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Previous Programs

2019 Intelligence in the Physical World
Awardees

2019 Information as Fuel
Awardees

2018 Agency in the Physical World
Awardees; RFP download

2016 Physics of the Observer
Awardees; RFP download

2015 The Physics of What Happens
Awardees; RFP download

2013 Physics of Information
Awardees; RFP download

2010 The Nature of Time
Awardees; RFP download

2008 Foundational Questions in Physics and Cosmology
Awardees; RFP download

2006 Foundational Questions in Physics and Cosmology
Awardees; RFP download

Gerardo Adesso
University of Nottingham

Paul Knott


Ludovico Lami




Project Title

The ultimate brain: Hallmarks and limitations of intelligence in general probabilistic theories

Project Summary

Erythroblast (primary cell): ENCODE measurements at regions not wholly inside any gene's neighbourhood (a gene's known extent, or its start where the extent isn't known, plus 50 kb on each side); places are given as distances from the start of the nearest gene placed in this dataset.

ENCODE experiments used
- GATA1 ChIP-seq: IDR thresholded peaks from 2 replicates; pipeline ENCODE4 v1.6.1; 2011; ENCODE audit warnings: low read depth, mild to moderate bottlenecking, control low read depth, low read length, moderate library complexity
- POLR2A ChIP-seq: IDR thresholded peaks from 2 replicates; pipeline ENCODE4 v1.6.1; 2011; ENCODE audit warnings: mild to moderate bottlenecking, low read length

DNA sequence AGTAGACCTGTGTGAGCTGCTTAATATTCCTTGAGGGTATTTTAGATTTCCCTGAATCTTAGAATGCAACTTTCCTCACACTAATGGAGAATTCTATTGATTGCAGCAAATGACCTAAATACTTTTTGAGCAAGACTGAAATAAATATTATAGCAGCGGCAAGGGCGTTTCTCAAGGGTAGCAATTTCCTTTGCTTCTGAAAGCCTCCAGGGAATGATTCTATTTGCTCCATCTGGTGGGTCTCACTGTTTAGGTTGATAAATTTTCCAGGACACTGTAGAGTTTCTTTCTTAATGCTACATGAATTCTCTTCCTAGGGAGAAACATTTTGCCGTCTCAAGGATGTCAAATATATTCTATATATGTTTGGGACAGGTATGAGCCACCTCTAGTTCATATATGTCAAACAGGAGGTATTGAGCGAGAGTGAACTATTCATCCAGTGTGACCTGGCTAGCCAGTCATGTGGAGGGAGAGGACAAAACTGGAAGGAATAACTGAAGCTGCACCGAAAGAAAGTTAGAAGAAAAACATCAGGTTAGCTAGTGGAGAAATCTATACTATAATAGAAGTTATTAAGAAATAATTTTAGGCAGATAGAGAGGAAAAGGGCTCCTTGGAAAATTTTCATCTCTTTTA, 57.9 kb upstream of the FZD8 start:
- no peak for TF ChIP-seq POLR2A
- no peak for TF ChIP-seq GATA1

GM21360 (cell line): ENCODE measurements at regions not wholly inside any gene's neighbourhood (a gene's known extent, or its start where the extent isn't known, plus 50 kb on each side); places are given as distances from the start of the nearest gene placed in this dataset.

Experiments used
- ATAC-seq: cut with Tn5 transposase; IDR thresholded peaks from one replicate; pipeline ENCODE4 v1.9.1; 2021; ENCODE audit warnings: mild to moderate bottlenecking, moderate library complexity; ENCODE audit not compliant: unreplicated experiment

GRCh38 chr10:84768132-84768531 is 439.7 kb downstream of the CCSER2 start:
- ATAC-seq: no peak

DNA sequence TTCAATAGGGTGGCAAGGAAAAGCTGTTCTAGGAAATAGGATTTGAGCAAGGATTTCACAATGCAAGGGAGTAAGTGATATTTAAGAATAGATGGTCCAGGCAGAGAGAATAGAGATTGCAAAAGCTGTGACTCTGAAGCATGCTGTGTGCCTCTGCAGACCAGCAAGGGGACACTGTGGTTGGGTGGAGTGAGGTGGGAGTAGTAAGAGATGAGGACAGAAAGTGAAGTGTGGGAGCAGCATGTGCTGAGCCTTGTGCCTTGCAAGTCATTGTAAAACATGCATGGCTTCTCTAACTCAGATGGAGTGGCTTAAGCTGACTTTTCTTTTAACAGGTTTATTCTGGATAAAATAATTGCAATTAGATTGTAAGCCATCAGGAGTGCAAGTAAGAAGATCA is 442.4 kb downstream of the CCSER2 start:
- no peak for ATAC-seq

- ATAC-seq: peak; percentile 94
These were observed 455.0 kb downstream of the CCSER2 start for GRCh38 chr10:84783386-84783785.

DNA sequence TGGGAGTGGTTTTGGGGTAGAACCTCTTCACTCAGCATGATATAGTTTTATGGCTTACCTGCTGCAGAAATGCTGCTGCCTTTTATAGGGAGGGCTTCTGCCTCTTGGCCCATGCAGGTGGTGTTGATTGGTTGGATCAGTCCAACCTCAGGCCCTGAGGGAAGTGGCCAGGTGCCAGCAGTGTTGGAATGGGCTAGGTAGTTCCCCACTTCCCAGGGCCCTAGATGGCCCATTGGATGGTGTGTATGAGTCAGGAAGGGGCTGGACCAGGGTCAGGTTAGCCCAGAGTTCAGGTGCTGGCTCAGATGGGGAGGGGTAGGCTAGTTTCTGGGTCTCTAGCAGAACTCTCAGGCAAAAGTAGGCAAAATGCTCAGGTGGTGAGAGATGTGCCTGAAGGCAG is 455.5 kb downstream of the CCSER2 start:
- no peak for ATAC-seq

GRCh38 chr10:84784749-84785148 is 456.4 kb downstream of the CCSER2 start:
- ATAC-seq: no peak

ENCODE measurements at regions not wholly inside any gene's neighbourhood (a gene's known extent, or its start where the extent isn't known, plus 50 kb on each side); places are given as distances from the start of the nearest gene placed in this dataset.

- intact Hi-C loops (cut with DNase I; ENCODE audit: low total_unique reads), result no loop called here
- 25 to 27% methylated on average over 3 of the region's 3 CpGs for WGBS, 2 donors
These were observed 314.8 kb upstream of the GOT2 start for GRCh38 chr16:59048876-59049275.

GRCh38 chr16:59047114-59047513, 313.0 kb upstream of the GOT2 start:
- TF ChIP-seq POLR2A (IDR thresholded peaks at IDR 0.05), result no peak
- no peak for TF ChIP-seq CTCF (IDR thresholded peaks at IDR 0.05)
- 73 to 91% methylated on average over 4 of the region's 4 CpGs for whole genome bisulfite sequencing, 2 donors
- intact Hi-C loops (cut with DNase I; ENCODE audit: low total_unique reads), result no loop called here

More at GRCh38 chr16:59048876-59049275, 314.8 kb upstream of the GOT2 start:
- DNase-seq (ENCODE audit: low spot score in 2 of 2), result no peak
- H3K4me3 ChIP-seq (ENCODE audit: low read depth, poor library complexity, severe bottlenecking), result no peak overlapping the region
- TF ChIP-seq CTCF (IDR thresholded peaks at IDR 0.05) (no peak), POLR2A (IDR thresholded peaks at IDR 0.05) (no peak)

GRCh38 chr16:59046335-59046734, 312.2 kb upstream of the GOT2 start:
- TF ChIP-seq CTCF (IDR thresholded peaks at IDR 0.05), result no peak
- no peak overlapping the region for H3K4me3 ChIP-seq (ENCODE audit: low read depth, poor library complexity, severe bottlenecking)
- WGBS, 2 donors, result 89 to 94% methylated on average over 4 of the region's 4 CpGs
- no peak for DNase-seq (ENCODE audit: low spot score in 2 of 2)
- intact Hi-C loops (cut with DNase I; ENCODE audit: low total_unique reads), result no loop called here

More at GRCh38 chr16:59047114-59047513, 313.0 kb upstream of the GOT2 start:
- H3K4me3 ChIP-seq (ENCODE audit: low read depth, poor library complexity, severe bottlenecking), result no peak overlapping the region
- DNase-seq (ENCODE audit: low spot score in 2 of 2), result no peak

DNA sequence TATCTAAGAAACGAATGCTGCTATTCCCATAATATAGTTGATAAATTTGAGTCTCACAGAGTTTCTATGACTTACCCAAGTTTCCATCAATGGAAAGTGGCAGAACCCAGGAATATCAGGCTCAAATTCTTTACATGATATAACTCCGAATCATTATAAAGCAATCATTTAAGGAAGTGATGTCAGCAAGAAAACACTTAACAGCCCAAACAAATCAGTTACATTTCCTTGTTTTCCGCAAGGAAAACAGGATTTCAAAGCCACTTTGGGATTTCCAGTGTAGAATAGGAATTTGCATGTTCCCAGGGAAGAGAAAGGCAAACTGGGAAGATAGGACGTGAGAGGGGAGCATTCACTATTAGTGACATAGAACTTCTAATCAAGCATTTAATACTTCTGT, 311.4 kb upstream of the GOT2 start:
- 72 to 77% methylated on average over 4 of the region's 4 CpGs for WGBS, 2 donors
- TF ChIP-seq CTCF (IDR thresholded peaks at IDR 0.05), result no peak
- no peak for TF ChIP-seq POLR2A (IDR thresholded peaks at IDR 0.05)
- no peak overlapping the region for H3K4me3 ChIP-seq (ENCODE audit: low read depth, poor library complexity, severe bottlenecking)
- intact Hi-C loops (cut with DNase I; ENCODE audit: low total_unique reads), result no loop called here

What is intelligence? In judging whether someone is more or less intelligent - relatively to some specified task, e.g. finding the exit of a maze - we are unlikely to answer "they are intelligent if their neurons are connected in such and such way". Rather, we judge them by their ability to output the right sequence of moves to win. The details of how their brain reaches the solution do not make any difference. We signify this by saying that intelligence, with its main ingredients (memory, processing, learning) is a substrate-independent phenomenon. Here, we postulate that intelligence is even theory-independent: classical systems can exhibit intelligence, as can quantum systems, and even systems abiding by laws beyond those of quantum theory. Using mathematical tools from general probabilistic theories, we will then identify the fundamental laws that enable intelligence to exist, while placing quantitative limits on the ability of intelligent systems to perform tasks like solving mazes, tic-tac-toe and Go. We will then address fascinating questions such as: How many resources does Nature need to evolve an intelligent agent like the human brain? Can even cleverer brains exist in a universe where communication is more nonlocal than in quantum mechanics?



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